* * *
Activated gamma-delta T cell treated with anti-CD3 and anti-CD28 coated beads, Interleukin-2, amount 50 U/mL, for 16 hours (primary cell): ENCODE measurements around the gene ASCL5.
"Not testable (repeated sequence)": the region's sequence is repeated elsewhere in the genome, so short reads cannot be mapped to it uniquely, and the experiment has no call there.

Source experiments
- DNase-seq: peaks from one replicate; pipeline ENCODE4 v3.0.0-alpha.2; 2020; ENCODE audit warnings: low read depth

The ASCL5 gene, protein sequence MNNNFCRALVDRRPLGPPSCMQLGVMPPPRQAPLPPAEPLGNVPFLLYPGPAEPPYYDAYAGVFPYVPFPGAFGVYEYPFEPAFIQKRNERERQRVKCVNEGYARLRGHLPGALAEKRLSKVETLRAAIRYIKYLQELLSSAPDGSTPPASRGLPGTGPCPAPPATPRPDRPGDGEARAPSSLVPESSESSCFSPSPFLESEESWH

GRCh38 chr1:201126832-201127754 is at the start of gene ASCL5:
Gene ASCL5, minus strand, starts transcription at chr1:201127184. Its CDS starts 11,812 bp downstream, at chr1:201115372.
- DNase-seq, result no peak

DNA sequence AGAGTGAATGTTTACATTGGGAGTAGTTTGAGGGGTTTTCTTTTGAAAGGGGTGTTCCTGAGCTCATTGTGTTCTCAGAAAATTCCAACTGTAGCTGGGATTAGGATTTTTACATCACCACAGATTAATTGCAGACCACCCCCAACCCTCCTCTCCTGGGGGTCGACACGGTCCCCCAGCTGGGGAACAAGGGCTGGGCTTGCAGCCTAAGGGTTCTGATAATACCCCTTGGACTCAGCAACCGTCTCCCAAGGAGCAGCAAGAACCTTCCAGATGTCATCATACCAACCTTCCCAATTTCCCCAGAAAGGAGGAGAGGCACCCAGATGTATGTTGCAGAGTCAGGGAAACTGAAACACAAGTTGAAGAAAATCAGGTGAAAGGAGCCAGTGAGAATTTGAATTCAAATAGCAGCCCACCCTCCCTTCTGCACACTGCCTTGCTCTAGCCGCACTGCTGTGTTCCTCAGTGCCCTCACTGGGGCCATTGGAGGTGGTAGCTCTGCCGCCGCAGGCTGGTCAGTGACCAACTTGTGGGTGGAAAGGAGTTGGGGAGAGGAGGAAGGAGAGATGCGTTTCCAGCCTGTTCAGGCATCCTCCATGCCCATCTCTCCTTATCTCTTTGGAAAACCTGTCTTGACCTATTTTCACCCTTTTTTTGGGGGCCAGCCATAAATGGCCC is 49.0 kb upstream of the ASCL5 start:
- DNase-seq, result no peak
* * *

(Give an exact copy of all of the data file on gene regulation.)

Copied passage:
Activated gamma-delta T cell treated with anti-CD3 and anti-CD28 coated beads, Interleukin-2, amount 50 U/mL, for 16 hours (primary cell): ENCODE measurements around the gene ASCL5.
"Not testable (repeated sequence)": the region's sequence is repeated elsewhere in the genome, so short reads cannot be mapped to it uniquely, and the experiment has no call there.

Source experiments
- DNase-seq: peaks from one replicate; pipeline ENCODE4 v3.0.0-alpha.2; 2020; ENCODE audit warnings: low read depth

The ASCL5 gene, protein sequence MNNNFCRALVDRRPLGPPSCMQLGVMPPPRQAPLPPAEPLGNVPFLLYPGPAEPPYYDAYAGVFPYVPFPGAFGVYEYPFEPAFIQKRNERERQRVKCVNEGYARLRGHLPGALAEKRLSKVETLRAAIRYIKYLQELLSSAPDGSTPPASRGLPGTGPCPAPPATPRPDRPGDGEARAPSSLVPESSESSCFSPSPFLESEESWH

GRCh38 chr1:201126832-201127754 is at the start of gene ASCL5:
Gene ASCL5, minus strand, starts transcription at chr1:201127184. Its CDS starts 11,812 bp downstream, at chr1:201115372.
- DNase-seq, result no peak

DNA sequence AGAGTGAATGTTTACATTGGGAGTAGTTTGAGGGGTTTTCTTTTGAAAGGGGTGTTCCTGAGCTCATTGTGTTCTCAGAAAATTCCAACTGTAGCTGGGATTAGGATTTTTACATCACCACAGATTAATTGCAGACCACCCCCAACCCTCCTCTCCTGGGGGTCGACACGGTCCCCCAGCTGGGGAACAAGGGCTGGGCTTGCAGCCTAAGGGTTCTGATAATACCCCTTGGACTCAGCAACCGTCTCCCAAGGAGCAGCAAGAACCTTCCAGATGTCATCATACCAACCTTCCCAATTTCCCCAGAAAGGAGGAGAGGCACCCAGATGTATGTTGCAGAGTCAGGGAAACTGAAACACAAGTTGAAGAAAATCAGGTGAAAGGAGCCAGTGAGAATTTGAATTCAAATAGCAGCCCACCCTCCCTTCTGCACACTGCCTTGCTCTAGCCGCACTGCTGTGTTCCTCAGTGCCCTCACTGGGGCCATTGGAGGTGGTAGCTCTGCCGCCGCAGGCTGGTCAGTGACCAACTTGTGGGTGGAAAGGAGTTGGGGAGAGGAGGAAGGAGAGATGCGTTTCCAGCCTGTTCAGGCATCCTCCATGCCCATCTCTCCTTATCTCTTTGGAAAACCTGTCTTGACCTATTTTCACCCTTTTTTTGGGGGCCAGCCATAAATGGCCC is 49.0 kb upstream of the ASCL5 start:
- DNase-seq, result no peak